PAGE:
Greater Snow Goose
The Greater Snow Goose is a large migratory
bird that breeds principally in the Eastern Canadian
High Arctic, from North Baffin Island to North Ellesmere
Island, with some birds also breeding in West Greenland.
Geese come to the Arctic during the summer because the
tundra provides good conditions to breed and raise goslings.
For the rest of the year, geese migrate south to avoid
the harsh Arctic winter.
During the migration, Greater Snow Geese follow a relatively
specific route. Each year, they leave the Arctic at the end of
August and migrate south through Central Quebec where they stage
from 6 to 8 weeks, replenishing their reserves in tidal marshes
along the St. Lawrence River. From the St. Lawrence estuary, a
900-km non-stop flight south brings geese to their wintering grounds
in the U.S. mid-Atlantic States, from New Jersey to South Carolina.
In spring, Greater Snow Geese depart from their wintering grounds
in late March, once again spending 6 to 8 weeks in the St. Lawrence
estuary before leaving for their Arctic breeding grounds (3,000
km north of the St. Lawrence). Birds leave the St. Lawrence estuary
between 15 and 25 May to arrive on their breeding grounds in late
May early June.
Like many other goose species, the Greater Snow Goose has seen
its population size dramatically increasing since the 1960s. One
of the main factors thought to be responsible for this expansion
in recent years is the extensive use of agricultural fields which
provide them with an unlimited food resource during winter (US
east coast) and migratory stopovers (along the St. Lawrence River
in southern Quebec). A consequence of this population explosion
is that Greater Snow Geese are imposing a large stress on their
fragile Arctic breeding habitats. In order to remediate to this
situation and limit the goose population, management actions during
spring, autumn and winter have been undertaken since 1999.
As Bylot Island has the largest
breeding colony of Greater Snow Geese in the Canadian High Arctic, it provides an exceptional
setting for the study of the species’ breeding ecology and
its impact on the Arctic habitat. From late May to early June,
thousands of Snow Geese migrate to Bylot Island to reproduce.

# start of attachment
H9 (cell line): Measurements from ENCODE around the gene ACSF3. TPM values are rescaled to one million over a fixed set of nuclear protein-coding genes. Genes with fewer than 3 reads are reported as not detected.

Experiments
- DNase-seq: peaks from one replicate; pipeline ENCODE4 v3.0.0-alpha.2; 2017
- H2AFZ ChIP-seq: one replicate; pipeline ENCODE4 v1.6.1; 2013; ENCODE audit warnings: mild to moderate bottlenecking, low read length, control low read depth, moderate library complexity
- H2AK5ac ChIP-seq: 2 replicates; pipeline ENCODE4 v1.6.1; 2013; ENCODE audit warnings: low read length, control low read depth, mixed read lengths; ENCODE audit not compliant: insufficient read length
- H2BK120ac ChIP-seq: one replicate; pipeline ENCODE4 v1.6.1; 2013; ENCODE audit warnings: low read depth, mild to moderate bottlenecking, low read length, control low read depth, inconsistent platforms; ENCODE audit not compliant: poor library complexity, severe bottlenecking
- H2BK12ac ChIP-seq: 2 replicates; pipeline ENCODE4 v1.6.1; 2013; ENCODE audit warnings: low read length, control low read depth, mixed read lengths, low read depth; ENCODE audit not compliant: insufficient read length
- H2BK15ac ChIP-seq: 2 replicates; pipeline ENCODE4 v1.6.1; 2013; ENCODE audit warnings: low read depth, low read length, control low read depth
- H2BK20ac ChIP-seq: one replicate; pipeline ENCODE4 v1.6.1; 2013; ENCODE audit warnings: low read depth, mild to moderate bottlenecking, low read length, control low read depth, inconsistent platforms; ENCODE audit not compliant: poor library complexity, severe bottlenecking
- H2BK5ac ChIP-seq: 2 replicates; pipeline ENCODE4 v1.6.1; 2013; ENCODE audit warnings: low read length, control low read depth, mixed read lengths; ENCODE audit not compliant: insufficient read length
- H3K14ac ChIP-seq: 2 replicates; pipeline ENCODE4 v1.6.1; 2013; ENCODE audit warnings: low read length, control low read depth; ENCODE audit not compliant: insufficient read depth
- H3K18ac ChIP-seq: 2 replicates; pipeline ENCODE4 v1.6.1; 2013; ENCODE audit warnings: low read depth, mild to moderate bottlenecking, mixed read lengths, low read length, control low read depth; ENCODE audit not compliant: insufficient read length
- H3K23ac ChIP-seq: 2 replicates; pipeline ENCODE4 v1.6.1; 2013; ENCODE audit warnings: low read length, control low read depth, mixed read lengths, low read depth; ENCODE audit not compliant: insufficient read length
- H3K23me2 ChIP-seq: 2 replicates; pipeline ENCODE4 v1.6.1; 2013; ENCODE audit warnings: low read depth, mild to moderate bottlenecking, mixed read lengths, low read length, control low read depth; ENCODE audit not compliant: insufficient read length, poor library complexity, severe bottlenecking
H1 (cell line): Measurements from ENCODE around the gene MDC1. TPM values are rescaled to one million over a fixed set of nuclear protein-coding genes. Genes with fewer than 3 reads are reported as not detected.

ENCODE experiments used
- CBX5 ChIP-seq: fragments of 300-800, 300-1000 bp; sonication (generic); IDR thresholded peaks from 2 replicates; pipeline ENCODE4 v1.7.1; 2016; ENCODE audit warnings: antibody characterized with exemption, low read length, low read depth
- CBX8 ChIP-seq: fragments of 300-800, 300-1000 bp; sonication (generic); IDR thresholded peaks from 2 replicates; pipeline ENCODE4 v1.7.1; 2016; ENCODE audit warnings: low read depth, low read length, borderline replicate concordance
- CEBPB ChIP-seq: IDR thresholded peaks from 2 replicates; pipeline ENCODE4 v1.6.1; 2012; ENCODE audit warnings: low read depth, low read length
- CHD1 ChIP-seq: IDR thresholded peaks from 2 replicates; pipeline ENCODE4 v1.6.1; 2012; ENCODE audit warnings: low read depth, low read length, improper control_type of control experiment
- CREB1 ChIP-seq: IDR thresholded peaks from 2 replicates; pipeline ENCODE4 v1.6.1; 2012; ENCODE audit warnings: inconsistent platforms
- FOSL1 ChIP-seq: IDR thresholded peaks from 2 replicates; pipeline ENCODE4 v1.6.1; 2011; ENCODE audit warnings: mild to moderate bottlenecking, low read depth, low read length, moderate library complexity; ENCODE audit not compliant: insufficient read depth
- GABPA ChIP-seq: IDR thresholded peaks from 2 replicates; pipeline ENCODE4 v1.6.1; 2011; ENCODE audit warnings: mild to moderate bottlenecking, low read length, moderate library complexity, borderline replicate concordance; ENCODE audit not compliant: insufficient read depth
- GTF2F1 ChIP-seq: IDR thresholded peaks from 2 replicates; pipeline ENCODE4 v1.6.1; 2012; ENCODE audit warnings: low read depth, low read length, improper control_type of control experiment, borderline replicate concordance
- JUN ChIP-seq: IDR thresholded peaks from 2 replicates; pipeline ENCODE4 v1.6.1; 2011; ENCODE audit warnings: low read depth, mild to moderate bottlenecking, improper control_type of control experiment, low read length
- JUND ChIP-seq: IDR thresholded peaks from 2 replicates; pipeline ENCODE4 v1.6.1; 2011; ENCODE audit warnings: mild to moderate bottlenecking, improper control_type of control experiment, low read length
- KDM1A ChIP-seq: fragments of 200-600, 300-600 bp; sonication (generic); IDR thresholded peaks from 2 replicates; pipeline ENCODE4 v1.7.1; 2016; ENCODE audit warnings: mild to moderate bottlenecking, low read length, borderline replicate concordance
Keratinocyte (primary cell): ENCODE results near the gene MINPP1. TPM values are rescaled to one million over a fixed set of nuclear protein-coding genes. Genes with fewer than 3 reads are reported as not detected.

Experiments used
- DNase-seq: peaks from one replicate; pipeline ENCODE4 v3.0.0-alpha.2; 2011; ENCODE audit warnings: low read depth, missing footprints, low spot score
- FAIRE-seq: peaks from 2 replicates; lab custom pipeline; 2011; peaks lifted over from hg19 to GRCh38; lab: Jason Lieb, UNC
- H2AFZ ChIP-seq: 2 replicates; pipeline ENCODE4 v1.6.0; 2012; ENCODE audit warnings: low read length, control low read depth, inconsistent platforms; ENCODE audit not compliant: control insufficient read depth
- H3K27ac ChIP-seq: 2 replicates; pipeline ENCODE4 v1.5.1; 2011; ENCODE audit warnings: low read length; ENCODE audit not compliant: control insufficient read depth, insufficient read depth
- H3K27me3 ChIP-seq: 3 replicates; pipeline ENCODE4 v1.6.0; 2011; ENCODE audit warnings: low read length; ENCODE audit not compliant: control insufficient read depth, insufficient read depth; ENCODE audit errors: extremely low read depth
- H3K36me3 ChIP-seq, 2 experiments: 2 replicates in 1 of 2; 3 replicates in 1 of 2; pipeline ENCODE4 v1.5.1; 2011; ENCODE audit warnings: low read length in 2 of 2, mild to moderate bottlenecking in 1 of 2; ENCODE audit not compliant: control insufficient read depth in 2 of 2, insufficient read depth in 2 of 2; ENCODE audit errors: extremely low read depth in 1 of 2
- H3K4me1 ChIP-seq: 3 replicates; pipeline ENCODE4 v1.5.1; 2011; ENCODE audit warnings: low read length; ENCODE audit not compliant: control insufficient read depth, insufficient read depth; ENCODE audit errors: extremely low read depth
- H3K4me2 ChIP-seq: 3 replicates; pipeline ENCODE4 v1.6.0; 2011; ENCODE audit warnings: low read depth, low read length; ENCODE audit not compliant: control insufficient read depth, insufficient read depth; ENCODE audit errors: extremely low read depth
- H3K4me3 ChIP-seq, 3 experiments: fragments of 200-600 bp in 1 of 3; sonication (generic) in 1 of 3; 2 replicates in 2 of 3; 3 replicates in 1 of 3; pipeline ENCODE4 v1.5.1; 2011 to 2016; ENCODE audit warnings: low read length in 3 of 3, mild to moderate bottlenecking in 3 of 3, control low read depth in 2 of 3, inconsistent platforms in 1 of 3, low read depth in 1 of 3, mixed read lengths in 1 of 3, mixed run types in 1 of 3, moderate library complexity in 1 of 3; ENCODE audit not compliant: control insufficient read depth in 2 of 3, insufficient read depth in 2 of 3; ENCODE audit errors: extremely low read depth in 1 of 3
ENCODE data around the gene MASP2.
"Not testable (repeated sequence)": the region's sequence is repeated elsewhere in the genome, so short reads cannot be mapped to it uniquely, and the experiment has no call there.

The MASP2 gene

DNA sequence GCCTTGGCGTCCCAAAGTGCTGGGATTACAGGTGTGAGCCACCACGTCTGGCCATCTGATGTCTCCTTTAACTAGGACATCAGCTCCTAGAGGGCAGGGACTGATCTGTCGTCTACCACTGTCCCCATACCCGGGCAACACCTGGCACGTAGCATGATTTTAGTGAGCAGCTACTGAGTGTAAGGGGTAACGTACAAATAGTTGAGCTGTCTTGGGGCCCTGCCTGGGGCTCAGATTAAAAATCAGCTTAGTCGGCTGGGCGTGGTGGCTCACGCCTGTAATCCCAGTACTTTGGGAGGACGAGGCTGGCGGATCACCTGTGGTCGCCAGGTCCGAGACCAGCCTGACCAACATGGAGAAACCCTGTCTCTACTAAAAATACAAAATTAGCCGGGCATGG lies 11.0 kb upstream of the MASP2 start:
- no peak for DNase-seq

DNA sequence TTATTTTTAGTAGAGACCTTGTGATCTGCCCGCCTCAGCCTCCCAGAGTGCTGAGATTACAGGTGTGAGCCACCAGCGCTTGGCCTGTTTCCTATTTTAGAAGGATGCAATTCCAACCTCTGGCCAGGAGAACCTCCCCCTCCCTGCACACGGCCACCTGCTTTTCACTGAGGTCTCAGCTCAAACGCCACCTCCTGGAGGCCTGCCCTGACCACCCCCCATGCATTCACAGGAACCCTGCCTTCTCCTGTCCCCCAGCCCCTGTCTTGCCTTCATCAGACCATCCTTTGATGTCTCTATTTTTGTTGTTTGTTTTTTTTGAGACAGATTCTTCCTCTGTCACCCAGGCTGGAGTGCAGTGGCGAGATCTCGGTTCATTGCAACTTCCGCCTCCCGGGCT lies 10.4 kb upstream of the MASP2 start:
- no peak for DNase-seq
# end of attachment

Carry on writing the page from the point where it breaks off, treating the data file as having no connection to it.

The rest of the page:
Upon their arrival, they concentrate in areas such as south facing
hills and creeks, where the snow melts first and uncovers the
vegetation. Geese initially feed in those areas but quickly move
to the lowland areas, their preferred habitat for nesting and
rearing their brood, as snow-melts progresses.
The actual number of geese breeding on Bylot Island varies remarkably
from year to year. In good breeding years, up to 70,000 adults
have been observed on the island during the summer but in poor
breeding years, the number of adults can be as low as 2,000. The
variation in the number of birds spending the summer on the island
is dictated by spring weather conditions and breeding success.
Geese cannot build their nest before nesting sites are snow-free.
When snowmelt is delayed, many birds may forego breeding because
not enough time will be left to complete the reproduction before
autumn freeze up. Among nesting birds, many will also loose
their nest to egg predators and will not renest. More than 90%
of geese that are not able to reproduce or lose their nest leave
the island in early summer for other Arctic regions. As it is
the case for many water birds, geese molt (shed and replace) all
their flight feathers at once every summer, which leaves them
flightless and vulnerable to predators. Non-breeders or failed
nesters thus leave the island for molting areas that provide a
better protection against predators, unlike parental birds that
stay with their young and molt with them on Bylot Island.
The distribution of Snow Geese on Bylot varies throughout the
summer. During the nesting period in June and early July, geese
are mostly concentrated in a 63 km² area a few kilometers
north of Dufour Point near the coast. In this colony, nest density